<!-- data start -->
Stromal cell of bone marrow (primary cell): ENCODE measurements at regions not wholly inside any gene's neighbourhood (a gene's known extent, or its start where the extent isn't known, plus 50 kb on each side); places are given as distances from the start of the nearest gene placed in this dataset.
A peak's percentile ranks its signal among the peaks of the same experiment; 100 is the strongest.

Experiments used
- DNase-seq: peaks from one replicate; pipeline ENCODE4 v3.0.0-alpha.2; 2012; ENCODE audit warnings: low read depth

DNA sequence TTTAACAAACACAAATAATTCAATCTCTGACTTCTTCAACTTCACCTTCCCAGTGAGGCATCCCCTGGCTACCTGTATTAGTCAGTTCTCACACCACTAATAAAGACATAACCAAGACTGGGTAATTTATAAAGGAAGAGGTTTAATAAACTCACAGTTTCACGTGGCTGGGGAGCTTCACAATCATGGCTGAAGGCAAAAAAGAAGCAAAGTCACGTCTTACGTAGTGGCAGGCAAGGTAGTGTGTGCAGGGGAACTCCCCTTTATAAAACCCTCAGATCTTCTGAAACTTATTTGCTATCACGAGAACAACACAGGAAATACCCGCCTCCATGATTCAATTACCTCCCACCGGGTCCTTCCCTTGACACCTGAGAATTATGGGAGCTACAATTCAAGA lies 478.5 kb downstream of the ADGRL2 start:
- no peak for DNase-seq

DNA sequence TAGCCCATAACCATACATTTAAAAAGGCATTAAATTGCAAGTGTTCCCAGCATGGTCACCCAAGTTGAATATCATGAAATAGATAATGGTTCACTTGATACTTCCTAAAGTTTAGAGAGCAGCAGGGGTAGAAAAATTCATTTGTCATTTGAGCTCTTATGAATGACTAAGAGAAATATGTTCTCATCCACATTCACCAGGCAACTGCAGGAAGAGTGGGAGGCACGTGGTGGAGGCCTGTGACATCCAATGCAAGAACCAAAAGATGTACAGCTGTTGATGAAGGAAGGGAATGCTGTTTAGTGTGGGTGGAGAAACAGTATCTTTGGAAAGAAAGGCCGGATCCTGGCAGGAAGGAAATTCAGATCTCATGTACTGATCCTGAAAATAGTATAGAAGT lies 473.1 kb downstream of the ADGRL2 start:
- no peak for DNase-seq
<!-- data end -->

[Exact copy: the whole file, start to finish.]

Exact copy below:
Stromal cell of bone marrow (primary cell): ENCODE measurements at regions not wholly inside any gene's neighbourhood (a gene's known extent, or its start where the extent isn't known, plus 50 kb on each side); places are given as distances from the start of the nearest gene placed in this dataset.
A peak's percentile ranks its signal among the peaks of the same experiment; 100 is the strongest.

Experiments used
- DNase-seq: peaks from one replicate; pipeline ENCODE4 v3.0.0-alpha.2; 2012; ENCODE audit warnings: low read depth

DNA sequence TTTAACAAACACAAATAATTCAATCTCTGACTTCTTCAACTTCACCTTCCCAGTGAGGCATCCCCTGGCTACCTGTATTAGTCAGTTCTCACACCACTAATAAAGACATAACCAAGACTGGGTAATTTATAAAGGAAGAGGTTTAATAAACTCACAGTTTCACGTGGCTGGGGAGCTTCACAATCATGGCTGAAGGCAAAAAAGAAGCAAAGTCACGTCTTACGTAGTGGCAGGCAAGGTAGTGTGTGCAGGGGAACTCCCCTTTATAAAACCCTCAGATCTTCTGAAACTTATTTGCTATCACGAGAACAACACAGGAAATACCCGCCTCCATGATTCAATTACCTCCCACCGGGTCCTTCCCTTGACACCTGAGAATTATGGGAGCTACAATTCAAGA lies 478.5 kb downstream of the ADGRL2 start:
- no peak for DNase-seq

DNA sequence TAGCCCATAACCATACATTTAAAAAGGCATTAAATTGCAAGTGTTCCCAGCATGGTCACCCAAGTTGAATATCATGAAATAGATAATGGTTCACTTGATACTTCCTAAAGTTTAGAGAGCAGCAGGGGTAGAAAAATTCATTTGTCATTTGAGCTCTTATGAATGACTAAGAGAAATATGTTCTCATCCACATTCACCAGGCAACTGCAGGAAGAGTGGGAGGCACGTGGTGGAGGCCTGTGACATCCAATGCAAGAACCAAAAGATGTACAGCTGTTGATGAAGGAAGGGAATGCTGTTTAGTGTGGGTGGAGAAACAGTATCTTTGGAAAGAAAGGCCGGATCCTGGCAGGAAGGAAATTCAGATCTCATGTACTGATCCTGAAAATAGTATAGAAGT lies 473.1 kb downstream of the ADGRL2 start:
- no peak for DNase-seq